11. Natrium (Sodium) - Elementymology & Elements Multidict

Elementymology & Elements Multidict

eXTReMe Tracker
This site comprises 120 pages of text and photos, one for each element, and several pages for access. – For captions or explanatory texts move your mouse over illustrations, links etc.

11
Natrium Sodium
Natrium – Natrium – Sodium – Sodio – オエリウム – Натрий – 鈉
Na
Multilingual dictionary

Indo-European
Natrium Latin

— Germanic
Natrium Afrikaans
Natrium Danish
Natrium German
Sodium English
Natrium Faroese
Natrium Frisian (West)
Natur, ²Natrín Icelandic
Natrium Luxembourgish
Natrium Dutch
Natrium Norwegian
Natrium Swedish

— Italic
Sodio Aragonese
Natriumu Aromanian
Sodiu Asturian
Sodi Catalan
Sodio Spanish
Sodium French
Sodi Friulian
Sodio Galician
Sodio Italian
Sòdi Lombard
Sòdi Occitan
Sódio Portuguese
Sodiu, ²Natriu Romanian - Moldovan

— Slavic
Натрий [Natrij] Bulgarian
Natrij[um] Bosnian
Натрый [natryj] Belarusian
Sodík Czech
Natrij Croatian
Natrijô Kashubian
Натриум [Natrium] Macedonian
Sód Polish
Натрий [Natrij] Russian
Sodík Slovak
Natrij Slovenian
Натријум [Natrijum] Serbian
Натрій [natrij] Ukrainian

— Baltic
Natris Lithuanian
Nātrijs Latvian
Natris Samogitian

— Celtic
Sodiom, Natriom Breton
Sodiwm Welsh
Sóidiam Gaelic (Irish)
Sòidiam Gaelic (Scottish)
Sodjum Gaelic (Manx)
Sodyum Cornish

— Other Indo-European
Νατριο [natrio] Greek
Նատրիում [natrium] Armenian
Natrium[i] Albanian

— Indo-Iranian/Iranian
Natriyûm Kurdish
Натрий [natrij] Ossetian
Натрий [Natri'] Tajik

— Indo-Iranian/Indo-Aryan
সোডিয়াম [soḍiẏāma] Bengali
سدیم [sdym] Persian
સોડિયમનો [soḍiyamano] Gujarati
सोडियम [soḍiyama] Hindi

Finno-Ugric
Naatrium Estonian
Natrium Finnish
Nátrium Hungarian
Натрий [Natrij] Komi
Натрий [Natrij] Mari
Натри [natri] Moksha
Naatrium Võro

Altaic
Natrium Azerbaijani
Натри [Natri] Chuvash
Натрий [natrij] Kazakh
Натрий [Natrij] Kyrgyz
Натри [natri] Mongolian
Sodyum Turkish
ناترىي [natriy] Uyghur
Natriy Uzbek

Other (Europe)
Sodioa Basque
ნატრიუმი [natriumi] Georgian

Afro-Asiatic
صوديوم [Sūdiyūm] Arabic
נתרן [natran] Hebrew
Sodju[m] Maltese

Sino-Tibetan
Na̍p (鈉) Hakka
オエリウム [natoriumu] Japanese
나트륨, 2 소듐 [nateuryum, sodyum] Korean
โซเดียม [sōdiam] Thai
Natri Vietnamese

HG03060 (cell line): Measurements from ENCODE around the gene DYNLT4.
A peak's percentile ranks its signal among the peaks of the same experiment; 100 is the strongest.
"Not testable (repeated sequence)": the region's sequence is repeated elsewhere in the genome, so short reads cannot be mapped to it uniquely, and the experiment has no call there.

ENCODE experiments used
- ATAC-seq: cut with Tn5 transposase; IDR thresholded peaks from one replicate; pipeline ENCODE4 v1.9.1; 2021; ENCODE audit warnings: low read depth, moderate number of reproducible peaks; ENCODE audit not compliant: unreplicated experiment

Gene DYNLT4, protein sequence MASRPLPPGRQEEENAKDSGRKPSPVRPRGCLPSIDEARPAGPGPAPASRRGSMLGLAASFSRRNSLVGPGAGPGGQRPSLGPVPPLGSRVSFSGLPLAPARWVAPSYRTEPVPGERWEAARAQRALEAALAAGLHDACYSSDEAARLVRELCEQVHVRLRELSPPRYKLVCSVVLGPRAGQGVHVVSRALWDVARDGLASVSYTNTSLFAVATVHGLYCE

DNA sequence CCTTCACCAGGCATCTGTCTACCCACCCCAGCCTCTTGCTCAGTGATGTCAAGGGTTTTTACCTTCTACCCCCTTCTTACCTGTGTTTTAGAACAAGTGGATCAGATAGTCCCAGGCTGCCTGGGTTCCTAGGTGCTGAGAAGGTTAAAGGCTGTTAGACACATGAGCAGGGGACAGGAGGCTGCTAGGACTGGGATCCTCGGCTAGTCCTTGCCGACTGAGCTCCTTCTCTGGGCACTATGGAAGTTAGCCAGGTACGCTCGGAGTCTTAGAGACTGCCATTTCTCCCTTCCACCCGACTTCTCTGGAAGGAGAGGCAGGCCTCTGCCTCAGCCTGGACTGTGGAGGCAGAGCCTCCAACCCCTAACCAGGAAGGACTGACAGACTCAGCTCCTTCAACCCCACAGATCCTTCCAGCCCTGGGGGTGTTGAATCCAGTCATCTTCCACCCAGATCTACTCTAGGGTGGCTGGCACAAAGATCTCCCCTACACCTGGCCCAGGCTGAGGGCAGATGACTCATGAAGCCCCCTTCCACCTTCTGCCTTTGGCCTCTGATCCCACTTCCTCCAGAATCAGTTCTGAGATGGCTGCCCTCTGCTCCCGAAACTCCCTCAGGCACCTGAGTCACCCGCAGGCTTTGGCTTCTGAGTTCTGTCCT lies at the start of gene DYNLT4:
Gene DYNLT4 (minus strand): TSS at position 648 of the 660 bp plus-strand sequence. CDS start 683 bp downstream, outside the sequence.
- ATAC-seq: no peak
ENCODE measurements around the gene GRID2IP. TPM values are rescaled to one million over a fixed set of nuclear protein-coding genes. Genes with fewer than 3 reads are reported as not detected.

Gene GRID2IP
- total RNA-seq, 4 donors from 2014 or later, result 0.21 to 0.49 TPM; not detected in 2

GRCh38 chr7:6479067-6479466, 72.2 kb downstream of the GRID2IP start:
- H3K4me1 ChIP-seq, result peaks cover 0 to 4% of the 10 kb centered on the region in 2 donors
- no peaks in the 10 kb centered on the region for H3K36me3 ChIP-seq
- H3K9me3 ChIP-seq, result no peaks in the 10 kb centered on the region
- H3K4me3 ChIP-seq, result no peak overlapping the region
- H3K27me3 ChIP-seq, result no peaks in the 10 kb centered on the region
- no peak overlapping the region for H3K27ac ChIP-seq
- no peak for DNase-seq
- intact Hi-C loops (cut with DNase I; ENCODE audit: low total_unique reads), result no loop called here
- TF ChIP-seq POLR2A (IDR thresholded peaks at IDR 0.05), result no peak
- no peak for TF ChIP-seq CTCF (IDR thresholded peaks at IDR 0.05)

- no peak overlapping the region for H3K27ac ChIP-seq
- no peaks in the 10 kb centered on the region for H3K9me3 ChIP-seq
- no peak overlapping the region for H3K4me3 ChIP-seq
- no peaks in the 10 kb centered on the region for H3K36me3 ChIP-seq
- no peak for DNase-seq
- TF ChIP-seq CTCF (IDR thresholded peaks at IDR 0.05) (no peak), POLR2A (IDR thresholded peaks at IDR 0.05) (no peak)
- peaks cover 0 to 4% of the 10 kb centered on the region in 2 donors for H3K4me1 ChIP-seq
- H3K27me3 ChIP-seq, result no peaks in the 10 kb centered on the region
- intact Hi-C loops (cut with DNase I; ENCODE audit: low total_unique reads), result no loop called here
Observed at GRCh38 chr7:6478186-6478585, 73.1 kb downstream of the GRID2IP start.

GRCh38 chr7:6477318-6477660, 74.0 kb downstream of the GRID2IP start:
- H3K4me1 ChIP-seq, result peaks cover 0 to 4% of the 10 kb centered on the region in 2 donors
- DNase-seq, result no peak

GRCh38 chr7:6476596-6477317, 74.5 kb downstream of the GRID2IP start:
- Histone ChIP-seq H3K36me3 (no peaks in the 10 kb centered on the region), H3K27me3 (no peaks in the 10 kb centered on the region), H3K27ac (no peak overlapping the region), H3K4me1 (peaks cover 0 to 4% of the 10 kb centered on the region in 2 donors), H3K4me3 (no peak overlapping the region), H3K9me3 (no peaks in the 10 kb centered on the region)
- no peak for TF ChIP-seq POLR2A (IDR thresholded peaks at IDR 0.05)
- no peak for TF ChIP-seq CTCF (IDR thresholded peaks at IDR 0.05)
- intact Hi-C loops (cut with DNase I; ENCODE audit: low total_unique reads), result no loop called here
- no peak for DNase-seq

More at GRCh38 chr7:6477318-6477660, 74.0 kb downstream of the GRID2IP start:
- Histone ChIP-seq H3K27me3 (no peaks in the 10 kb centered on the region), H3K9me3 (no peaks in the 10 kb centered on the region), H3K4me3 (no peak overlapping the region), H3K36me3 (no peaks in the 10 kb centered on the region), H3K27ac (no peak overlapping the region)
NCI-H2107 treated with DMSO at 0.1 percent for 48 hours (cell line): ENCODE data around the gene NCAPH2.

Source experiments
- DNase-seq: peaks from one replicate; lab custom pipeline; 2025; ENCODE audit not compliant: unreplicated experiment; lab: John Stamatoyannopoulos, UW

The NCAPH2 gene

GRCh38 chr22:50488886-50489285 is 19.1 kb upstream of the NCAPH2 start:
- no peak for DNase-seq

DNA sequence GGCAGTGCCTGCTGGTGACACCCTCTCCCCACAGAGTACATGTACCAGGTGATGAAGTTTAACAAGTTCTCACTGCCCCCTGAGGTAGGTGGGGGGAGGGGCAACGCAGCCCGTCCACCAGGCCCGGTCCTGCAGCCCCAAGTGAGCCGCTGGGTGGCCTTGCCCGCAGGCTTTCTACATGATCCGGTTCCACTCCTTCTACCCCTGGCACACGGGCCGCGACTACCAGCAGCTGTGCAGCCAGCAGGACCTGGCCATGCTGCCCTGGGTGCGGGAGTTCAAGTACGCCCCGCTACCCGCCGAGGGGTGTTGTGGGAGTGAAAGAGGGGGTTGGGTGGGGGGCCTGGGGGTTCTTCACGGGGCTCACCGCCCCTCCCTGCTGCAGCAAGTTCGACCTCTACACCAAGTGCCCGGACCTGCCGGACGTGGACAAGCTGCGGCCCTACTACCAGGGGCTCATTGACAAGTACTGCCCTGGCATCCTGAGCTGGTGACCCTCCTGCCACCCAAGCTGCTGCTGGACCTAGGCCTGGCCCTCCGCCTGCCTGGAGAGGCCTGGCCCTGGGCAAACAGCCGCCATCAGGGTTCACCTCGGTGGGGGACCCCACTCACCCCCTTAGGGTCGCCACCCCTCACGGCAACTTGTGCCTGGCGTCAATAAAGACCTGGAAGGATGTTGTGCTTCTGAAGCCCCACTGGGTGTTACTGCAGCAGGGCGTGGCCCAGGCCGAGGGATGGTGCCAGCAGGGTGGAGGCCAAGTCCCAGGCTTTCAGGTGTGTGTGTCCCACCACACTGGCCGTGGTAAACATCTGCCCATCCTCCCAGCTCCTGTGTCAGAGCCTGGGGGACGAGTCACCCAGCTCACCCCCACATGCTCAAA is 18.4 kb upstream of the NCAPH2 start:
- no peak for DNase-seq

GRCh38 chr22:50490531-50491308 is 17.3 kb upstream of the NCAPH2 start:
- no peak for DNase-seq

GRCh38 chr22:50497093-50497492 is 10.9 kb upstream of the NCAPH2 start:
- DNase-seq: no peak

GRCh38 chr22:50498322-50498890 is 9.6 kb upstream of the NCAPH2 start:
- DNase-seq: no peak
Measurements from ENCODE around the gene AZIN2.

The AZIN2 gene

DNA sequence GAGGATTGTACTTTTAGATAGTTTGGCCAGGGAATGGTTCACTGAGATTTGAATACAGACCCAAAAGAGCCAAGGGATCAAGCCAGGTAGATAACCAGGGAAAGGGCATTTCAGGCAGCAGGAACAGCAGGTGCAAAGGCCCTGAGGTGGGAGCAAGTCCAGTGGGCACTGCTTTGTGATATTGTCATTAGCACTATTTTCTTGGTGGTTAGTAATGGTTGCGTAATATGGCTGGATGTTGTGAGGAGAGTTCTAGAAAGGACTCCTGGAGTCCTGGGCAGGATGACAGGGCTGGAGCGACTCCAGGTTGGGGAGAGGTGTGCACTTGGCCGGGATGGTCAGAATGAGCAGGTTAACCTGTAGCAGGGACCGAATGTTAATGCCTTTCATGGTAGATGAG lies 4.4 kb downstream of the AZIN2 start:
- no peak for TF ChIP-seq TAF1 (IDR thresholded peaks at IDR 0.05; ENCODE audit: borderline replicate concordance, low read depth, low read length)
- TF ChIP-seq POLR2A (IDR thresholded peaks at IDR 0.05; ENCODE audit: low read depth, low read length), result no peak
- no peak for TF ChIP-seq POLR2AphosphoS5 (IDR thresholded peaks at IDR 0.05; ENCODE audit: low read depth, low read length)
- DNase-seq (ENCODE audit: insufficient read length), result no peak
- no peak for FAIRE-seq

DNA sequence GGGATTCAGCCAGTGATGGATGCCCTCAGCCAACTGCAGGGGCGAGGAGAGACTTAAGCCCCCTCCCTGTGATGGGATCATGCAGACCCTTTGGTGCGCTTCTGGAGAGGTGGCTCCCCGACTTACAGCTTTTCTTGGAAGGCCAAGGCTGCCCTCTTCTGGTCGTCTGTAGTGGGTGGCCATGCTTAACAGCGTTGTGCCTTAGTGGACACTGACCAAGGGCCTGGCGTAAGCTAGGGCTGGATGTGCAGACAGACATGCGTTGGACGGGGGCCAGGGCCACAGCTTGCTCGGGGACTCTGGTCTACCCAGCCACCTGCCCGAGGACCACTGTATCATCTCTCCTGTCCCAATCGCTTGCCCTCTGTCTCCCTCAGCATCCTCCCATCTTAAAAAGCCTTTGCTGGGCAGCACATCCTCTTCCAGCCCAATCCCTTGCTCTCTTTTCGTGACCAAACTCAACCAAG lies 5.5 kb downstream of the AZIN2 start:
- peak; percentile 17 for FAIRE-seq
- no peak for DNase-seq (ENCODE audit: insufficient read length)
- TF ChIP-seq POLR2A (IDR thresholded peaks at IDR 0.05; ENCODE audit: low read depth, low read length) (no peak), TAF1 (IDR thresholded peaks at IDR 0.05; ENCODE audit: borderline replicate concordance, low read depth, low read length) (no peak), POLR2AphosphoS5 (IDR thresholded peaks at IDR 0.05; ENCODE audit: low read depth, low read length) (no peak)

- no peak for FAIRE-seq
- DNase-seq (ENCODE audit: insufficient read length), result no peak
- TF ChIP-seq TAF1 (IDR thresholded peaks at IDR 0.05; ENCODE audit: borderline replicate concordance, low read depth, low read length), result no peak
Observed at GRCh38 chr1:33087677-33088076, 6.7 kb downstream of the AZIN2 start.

[na4 / naap9] Chinese

Malayo-Polynesian
Sodio Cebuano
Natrium Indonesian
Konutai Māori
Natrium Malay

Other Asiatic
സോഡിയം [sōḍiyam] Malayalam
சோடியம் [cōţiyam] Tamil

Africa
Sodu Lingala
Sodiamo Sesotho
Natiri Swahili

North-America
Sodio Nahuatl

South-America
Natriyu Quechua

Creole
Natrimi Sranan Tongo

Artificial
Natrio Esperanto

New names
Sodion Atomic Elements
Saltium Dorseyville
memory peg

Shiny gray metal which quickly oxidizes upon exposure to the atmosphere to form a pale gray oxide
melting point 98 °C; 208 °F
boiling point 883 °C; 1621 °F
density 0.97 g/cc; 60.62 pounds/cubic foot
1807 Sir Humphry Davy, England
Neter = soda (Hebrew)
named Sodium by the discoverer, and Natrium by Jakob Berzelius in 1813

History & Etymology

Soda (Sodium carbonate, Na2CO3) from the Egyptian salt lakes, and Potash (Potassium carbonate, K2CO3), obtained from the ashes of plant material, were known since Antiquity and used for washing. There was made no difference between both substances, which were named by the Israelites neter, by the Greek νιτρον (nitron) and by the Romans nitrum (cf. Nitrogen). Derived from these is the word natron, the name used by the European alchemists for potash and soda. In Arab, the same substances were named alkali (see Potassium / Kalium.) The name soda is a derivation from "sodanum", a Neolatin name for a headache remedy. This word is derived from Arabic Sudâ (soda). The modern spelling of the element in Arabic uses the emphatic S (shown uppercase in transliteration) from the original Arabic word.

The difference between both substances was recognized by Andreas Sigismund Marggraf (1709-1782) in 1758, among other he described the different colorations potash and soda produce in flame. In his "Démonstration de la possibilité de tirer les sels alcalis fixes du tartre, par le moyen des acides, sans employer l'action d'un feu véhément" (note) he named them alcali minerale (mineral alkali or soda) and alcali vegetabile (vegetable alkali or potash). These names were not generally accepted, and chemists used soda and potash for both substances. Not satisfied with these names, Martin Heinrich Klaproth, suggested in his paper for the Royal Academy of Berlin of 26 January 1797, the name kali for potash and natron for soda (note):

(translation: The word potash, in the new chemical nomenclature upgraded to a generic name, can not claim general acceptance in Germany, since it has only a bad etymological value and merely finds its origin in the fact that in former years for burning out the condensed lye of wood ashes an iron pot (lower saxon Pott) was used in stead of the modern calcination oven.
My proposal is: to determine the name Kali instead of the present names vegetable alkali, vegetable lye salt, potash etc.; and to return to its old name Natron instead of the names mineral alkali, soda etc.).

Sir Humprey Davy

Sodium or Natrium?